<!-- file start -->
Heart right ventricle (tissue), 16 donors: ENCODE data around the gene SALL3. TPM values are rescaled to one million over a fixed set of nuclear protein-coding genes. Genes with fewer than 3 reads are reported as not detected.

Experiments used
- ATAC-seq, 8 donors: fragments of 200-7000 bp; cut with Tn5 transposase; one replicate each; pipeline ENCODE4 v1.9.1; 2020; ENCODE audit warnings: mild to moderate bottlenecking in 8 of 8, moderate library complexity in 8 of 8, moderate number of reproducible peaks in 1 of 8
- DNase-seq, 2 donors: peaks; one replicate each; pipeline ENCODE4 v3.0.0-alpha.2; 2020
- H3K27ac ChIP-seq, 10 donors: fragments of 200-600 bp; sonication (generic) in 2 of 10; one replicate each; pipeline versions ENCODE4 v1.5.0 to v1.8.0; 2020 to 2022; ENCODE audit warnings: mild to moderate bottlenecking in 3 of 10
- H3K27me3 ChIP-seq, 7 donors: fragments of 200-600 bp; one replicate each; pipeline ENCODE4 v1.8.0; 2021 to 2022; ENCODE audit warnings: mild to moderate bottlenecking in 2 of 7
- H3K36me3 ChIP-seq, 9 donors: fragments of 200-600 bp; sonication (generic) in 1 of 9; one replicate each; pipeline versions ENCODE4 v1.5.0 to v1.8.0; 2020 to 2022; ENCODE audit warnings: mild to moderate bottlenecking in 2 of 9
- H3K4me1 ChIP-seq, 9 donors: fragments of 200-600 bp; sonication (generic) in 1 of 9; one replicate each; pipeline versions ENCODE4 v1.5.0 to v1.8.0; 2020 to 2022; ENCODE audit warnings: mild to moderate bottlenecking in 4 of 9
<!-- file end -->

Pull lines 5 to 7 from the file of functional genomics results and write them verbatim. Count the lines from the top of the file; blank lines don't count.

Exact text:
- H3K27ac ChIP-seq, 10 donors: fragments of 200-600 bp; sonication (generic) in 2 of 10; one replicate each; pipeline versions ENCODE4 v1.5.0 to v1.8.0; 2020 to 2022; ENCODE audit warnings: mild to moderate bottlenecking in 3 of 10
- H3K27me3 ChIP-seq, 7 donors: fragments of 200-600 bp; one replicate each; pipeline ENCODE4 v1.8.0; 2021 to 2022; ENCODE audit warnings: mild to moderate bottlenecking in 2 of 7
- H3K36me3 ChIP-seq, 9 donors: fragments of 200-600 bp; sonication (generic) in 1 of 9; one replicate each; pipeline versions ENCODE4 v1.5.0 to v1.8.0; 2020 to 2022; ENCODE audit warnings: mild to moderate bottlenecking in 2 of 9